LINGUISTICS & CULTURE
|Data:||26/SET/2005 3:56 PM|
I used to play blindman's bluff (bluff, not buff).
My favorite childhood memory is my fifth birthday.
In the States, one of my best friends is blind. He lost one eye in a stupid accident when he was about ten, and he lost the other eye a year later in another accident that was just as stupid. The woman he married has an eye condition that jumps generations. She and her siblings have it, their kids are fine, but their grandkids will have it. The grandchildren will begin to lose their vision when they are about twenty, and within a few years they will either be completely blind or nearly so.
John is a remarkable man. He can play any instrument you put in his hands. He has taught music at the Braille Institute in Los Angeles and the Los Angeles City College. For years he had his own band. Maria is just as remarkable and talented. John became president of my Lions Club and Maria the secretary.
Have you ever tried to cheat a blind person at dominoes? Don't waste your time. I tried it many times, and I was always caught. The other players were blind, not stupid.
Can you believe he used to drive a car? No, not in the city... But in the country on a dirt road he would drive a car. When the tires started to come out of the ruts, he knew he had to turn the steering wheel. Yes, he had someone with him. (A driver for Ray Charles said that Charles once demanded that he be permitted to drive. Within seconds he had hit something, perhaps a wall. When the police arrived, the driver tried to explain that Charles had been driving. Nobody would believe him, of course!)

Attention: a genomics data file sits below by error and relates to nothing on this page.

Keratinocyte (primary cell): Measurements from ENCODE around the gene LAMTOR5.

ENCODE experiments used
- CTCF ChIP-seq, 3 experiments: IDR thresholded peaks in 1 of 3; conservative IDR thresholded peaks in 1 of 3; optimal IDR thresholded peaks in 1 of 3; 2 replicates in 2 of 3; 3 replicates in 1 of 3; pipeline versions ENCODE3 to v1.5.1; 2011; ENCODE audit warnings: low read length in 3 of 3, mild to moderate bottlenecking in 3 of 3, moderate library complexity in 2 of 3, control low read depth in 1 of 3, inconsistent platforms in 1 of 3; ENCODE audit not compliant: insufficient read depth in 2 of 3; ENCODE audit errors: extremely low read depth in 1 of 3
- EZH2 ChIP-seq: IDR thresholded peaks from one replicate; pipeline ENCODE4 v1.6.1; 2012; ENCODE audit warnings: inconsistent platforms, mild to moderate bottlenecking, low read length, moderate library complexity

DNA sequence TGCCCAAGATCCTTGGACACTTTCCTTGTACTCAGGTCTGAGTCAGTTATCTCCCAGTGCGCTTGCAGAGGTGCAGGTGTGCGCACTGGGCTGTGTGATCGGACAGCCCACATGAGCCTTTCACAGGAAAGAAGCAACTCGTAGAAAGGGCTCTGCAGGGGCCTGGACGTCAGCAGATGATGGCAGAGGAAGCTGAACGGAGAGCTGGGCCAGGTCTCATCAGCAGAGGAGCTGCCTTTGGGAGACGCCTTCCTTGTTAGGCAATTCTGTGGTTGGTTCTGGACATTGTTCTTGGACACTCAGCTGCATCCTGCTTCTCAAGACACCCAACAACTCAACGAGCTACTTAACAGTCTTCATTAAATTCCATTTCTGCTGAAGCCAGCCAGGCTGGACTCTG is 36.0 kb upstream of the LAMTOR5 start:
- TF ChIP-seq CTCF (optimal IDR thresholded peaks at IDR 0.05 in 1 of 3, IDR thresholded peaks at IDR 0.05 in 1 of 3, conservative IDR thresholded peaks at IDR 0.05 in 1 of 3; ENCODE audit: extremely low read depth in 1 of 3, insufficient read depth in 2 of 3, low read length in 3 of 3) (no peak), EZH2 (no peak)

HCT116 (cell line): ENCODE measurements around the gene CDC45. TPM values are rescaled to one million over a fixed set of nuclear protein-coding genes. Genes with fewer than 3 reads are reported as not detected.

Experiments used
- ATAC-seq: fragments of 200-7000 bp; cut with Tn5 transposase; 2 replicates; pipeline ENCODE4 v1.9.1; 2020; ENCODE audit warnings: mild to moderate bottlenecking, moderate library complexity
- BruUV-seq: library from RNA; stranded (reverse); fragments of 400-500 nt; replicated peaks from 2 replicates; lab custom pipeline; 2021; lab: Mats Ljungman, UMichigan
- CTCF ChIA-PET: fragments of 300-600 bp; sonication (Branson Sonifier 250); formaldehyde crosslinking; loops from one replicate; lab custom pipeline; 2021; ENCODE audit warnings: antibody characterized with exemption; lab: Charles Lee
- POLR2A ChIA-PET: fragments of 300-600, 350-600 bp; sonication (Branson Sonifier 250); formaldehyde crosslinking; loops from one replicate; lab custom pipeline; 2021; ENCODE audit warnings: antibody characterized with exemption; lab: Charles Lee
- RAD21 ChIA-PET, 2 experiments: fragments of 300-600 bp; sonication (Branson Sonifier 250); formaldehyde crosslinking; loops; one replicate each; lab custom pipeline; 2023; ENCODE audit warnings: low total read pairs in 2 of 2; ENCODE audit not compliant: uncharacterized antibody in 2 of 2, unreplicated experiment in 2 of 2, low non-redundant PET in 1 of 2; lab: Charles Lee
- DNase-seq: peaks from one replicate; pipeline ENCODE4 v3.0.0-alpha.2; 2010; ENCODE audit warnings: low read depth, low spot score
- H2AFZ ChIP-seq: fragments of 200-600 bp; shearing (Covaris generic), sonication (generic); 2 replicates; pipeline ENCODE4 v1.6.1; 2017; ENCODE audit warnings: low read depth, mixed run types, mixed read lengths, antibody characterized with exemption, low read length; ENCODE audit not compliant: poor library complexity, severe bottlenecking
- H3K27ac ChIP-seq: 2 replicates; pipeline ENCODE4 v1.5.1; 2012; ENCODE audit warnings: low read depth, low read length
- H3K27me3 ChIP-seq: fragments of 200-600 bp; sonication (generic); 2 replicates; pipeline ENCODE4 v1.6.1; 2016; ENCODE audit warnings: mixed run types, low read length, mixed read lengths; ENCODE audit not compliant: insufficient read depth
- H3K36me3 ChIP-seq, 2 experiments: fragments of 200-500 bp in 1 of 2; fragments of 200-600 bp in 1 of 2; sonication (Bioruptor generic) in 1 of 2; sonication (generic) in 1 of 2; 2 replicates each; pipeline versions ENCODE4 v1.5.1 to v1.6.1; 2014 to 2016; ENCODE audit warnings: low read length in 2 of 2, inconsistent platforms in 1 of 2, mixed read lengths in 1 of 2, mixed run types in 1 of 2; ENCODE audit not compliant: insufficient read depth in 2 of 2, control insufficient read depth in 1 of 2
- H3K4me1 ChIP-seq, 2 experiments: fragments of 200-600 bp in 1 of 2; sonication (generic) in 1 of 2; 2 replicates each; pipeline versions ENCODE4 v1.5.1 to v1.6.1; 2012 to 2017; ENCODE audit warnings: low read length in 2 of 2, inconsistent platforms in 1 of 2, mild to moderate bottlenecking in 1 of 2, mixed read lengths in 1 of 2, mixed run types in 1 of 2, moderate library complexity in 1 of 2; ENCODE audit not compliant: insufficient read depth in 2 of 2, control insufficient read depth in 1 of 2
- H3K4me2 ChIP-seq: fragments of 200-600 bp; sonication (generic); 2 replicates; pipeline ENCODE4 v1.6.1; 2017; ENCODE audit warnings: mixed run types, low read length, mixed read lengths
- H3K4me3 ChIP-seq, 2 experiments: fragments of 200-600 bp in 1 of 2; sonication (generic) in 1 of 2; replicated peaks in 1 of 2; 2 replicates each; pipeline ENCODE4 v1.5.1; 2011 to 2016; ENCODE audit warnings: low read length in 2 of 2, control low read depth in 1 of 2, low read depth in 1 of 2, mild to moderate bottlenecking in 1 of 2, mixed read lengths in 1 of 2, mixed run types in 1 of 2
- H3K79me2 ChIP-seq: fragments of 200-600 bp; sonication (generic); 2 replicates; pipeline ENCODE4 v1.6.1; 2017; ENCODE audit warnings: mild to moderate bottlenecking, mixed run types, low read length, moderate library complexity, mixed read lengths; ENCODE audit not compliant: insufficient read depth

One night John and I went to a casino for dinner. As we were walking along, he asked me what he had bumped into. I told him it was a statue of a woman. He began to feel the breasts of the statue. I said, "John, stop that! People are looking at you!" He replied. "I can't see them." I used to hide his white cane. In fact, I played a lot of tricks on him. It was the best thing I could have done. He wanted to be treated as John, not as John the Blind Guy.
The blind have their own brand of humor, ways to shake hands, prejudices, etc. As my son said once when he was about ten years old, "Dad, they're just like us but they can't see." There is a lot of truth to that. A lot of truth.
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